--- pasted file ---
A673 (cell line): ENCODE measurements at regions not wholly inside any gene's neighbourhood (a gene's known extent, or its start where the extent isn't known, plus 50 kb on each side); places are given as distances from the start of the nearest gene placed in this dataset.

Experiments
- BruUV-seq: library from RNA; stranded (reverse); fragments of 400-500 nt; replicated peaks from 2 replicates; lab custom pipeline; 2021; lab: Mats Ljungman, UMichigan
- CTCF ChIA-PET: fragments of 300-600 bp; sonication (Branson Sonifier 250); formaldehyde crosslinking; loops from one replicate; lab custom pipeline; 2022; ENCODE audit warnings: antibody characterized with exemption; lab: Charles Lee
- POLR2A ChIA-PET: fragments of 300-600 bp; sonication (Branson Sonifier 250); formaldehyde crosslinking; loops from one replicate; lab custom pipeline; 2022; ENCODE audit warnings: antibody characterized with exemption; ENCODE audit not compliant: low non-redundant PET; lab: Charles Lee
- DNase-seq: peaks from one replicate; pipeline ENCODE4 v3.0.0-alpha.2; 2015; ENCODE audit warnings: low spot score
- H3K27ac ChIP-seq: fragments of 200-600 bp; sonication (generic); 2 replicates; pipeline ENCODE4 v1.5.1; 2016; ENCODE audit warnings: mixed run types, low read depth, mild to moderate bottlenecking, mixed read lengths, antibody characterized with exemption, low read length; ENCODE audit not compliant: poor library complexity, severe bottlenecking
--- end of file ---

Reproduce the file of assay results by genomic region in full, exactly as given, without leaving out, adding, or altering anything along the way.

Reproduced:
A673 (cell line): ENCODE measurements at regions not wholly inside any gene's neighbourhood (a gene's known extent, or its start where the extent isn't known, plus 50 kb on each side); places are given as distances from the start of the nearest gene placed in this dataset.

Experiments
- BruUV-seq: library from RNA; stranded (reverse); fragments of 400-500 nt; replicated peaks from 2 replicates; lab custom pipeline; 2021; lab: Mats Ljungman, UMichigan
- CTCF ChIA-PET: fragments of 300-600 bp; sonication (Branson Sonifier 250); formaldehyde crosslinking; loops from one replicate; lab custom pipeline; 2022; ENCODE audit warnings: antibody characterized with exemption; lab: Charles Lee
- POLR2A ChIA-PET: fragments of 300-600 bp; sonication (Branson Sonifier 250); formaldehyde crosslinking; loops from one replicate; lab custom pipeline; 2022; ENCODE audit warnings: antibody characterized with exemption; ENCODE audit not compliant: low non-redundant PET; lab: Charles Lee
- DNase-seq: peaks from one replicate; pipeline ENCODE4 v3.0.0-alpha.2; 2015; ENCODE audit warnings: low spot score
- H3K27ac ChIP-seq: fragments of 200-600 bp; sonication (generic); 2 replicates; pipeline ENCODE4 v1.5.1; 2016; ENCODE audit warnings: mixed run types, low read depth, mild to moderate bottlenecking, mixed read lengths, antibody characterized with exemption, low read length; ENCODE audit not compliant: poor library complexity, severe bottlenecking